The Hunter's Game
The Mexicans first called it, Siluetas Metalicas, in English, Metallic Silhouettes. There are many variations of Metallic Silhouette shooting in extant today, but they all have one thing in common: metallic targets consisting of game
animal silhouettes placed at varying distances from the shooter.
Siluetas Metalicas began South of the border in the 1940's and was derived from an old hunter's game (story has it that before the use of metallic animal figures, live animals were staked out and shot). The first informal siluetas metalicas competition arranged by Don Gonzalo Aguilar, took place in Mexico City in 1948. The shooting sport of Siluetas Metalicas spread quickly with the first national championships held in Mexico City in 1952. At that time, the sport was mainly for high power rifles and consisted of thirty shots; ten each at gallina (chicken) at 200m, guajalote (turkey) at 385m, and borrego (sheep) at 500m.
Roy Dunlap, the father of High Power Rifle Silhouette shooting in the United States, led the effort to build the first formal silhouette range at the Tucson Rifle Club.
The shooting sport has evolved from a relatively simple hunter's game in Mexico using high power rifles to encompass matches which use pistols, air guns, smallbore and black powder (cartridge only) rifles. Today, Metallic Silhouette is used in a generic sense to describe all shooting using targets of metal shaped like game animals.
The Mexicans worked on a set of regulations for conducting Metallic Silhouette competition to achieve uniformity of conditions in their various range locations—the size and type of the silhouettes, height of stands, range distances, shooting equipment allowed and match operation procedures, were all first developed by our neighbors to the South. By 1960, the Mexicans had Siluetas Metalicas organized in Northern Mexico and formed La Liga del Norte (The Northern League).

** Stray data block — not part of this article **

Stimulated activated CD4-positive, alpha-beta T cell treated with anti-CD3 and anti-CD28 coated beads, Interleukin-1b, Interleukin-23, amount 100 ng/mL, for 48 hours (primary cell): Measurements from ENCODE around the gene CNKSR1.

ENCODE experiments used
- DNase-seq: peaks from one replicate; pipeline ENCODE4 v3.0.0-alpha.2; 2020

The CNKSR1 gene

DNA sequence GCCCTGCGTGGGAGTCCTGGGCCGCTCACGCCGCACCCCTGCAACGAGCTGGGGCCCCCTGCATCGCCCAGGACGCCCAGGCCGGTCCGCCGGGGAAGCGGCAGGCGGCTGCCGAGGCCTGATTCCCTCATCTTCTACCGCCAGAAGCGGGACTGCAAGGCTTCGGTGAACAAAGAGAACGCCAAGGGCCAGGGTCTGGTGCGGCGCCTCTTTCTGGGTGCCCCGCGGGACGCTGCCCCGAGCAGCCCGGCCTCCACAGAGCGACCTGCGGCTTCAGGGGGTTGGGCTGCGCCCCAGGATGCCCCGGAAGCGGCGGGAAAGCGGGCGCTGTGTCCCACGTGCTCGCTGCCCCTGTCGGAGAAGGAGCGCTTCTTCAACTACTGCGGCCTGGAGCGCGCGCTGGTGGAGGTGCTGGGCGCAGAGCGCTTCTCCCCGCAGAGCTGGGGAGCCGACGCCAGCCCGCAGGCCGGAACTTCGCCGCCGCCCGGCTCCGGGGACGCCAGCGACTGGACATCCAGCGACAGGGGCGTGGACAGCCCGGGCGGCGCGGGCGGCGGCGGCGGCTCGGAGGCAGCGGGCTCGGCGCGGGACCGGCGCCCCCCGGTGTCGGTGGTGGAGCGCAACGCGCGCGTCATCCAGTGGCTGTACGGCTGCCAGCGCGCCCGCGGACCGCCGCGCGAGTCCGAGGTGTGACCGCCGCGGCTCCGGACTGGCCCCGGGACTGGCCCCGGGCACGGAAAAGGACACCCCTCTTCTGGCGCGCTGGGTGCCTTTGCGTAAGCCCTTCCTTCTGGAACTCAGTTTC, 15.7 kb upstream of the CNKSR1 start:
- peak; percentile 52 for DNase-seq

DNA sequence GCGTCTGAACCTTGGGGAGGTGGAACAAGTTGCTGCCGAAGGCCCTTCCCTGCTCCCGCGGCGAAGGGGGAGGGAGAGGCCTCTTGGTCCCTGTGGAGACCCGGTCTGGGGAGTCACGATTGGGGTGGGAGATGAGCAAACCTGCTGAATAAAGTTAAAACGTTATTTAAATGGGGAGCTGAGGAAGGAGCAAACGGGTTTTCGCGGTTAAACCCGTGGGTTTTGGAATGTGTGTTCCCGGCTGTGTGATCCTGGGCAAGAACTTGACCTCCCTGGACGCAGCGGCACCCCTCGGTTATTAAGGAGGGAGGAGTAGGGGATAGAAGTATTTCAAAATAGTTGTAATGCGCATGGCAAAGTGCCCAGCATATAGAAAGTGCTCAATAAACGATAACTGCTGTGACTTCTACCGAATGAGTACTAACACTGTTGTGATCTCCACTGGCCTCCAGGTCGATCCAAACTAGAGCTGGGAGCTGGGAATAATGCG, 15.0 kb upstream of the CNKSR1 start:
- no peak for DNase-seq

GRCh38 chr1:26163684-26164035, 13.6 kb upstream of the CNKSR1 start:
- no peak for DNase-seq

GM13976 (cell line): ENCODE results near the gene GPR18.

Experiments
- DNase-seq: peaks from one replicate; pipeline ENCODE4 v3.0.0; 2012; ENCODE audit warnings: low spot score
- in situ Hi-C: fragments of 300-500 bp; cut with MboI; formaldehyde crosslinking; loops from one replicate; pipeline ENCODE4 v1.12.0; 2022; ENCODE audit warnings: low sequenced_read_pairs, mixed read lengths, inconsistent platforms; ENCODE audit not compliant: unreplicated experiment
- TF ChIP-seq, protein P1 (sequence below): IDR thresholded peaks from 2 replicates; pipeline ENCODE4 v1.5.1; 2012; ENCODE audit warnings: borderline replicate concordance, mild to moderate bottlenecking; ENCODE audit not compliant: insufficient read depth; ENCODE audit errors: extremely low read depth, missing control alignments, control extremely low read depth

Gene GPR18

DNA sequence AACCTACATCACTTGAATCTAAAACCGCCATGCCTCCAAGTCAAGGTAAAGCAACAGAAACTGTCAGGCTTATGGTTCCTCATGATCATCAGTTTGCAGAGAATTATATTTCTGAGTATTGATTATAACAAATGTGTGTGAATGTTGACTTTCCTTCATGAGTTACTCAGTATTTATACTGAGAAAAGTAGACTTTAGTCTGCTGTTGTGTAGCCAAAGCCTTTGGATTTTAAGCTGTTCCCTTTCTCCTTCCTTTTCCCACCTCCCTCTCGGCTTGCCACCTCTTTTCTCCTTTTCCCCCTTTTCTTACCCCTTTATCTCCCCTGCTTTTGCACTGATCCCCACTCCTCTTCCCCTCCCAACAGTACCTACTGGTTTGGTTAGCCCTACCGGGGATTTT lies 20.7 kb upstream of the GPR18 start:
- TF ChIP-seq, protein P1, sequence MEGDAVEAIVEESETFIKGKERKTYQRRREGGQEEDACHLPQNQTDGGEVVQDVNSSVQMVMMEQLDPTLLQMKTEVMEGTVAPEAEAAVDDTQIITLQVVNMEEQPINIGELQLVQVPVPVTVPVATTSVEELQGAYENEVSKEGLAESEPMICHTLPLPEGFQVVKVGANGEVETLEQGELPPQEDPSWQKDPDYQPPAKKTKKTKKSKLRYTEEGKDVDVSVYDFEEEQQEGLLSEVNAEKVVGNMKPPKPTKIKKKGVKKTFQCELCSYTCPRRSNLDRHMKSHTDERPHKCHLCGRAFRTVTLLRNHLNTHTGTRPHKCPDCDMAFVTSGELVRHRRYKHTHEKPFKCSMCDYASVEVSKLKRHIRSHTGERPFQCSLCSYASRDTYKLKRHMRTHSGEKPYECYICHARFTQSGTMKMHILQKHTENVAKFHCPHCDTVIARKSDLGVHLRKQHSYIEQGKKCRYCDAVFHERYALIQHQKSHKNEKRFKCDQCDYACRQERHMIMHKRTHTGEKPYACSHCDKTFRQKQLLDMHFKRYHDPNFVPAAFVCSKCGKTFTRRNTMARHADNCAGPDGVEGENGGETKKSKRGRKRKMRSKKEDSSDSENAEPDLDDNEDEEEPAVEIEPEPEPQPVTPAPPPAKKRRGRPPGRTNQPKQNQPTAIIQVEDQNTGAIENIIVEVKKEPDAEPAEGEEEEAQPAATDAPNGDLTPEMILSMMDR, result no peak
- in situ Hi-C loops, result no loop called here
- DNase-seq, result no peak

In 1967, informal competition began in Nogales and other small Southern Arizona towns and the javelina (pig) at 300m was added. In that same year, Roy Dunlap, the father of High Power Rifle Silhouette shooting in the United States, led the effort to build the first formal silhouette range at the Tucson Rifle Club. The first formal silhouette competition North of the border was held at Tucson Rifle Club on April 18, 1968.
All shooting is done offhand without slings or shooting jackets.
Usually the shooter has a spotter to advise on where the shot hit. The shooter is given 2-1/2 minutes to engage a bank of five silhouettes (five chickens, pigs, turkeys, or sheep, one shot each, left to right). Scoring is equally simple; if your shot knocks the target completely off its stand, it's a hit. Anything else is a miss. Move on to the next silhouette in the bank.
When the shooter has finished the first string of five targets, they are reset and a second string of five targets (of the same animal) is engaged. A match consists of ten gallina (chicken) targets at 200 meters, ten javelina (pig) targets at 300 meters, ten guajalote (turkey) targets at 385 meters, ten borrego (sheep) targets at 500 meters and has a maximum score of 40 points. The object of the competition is to knock over as many targets as you can, using only one shot per target, shooting in the prescribed sequence, within the prescribed time.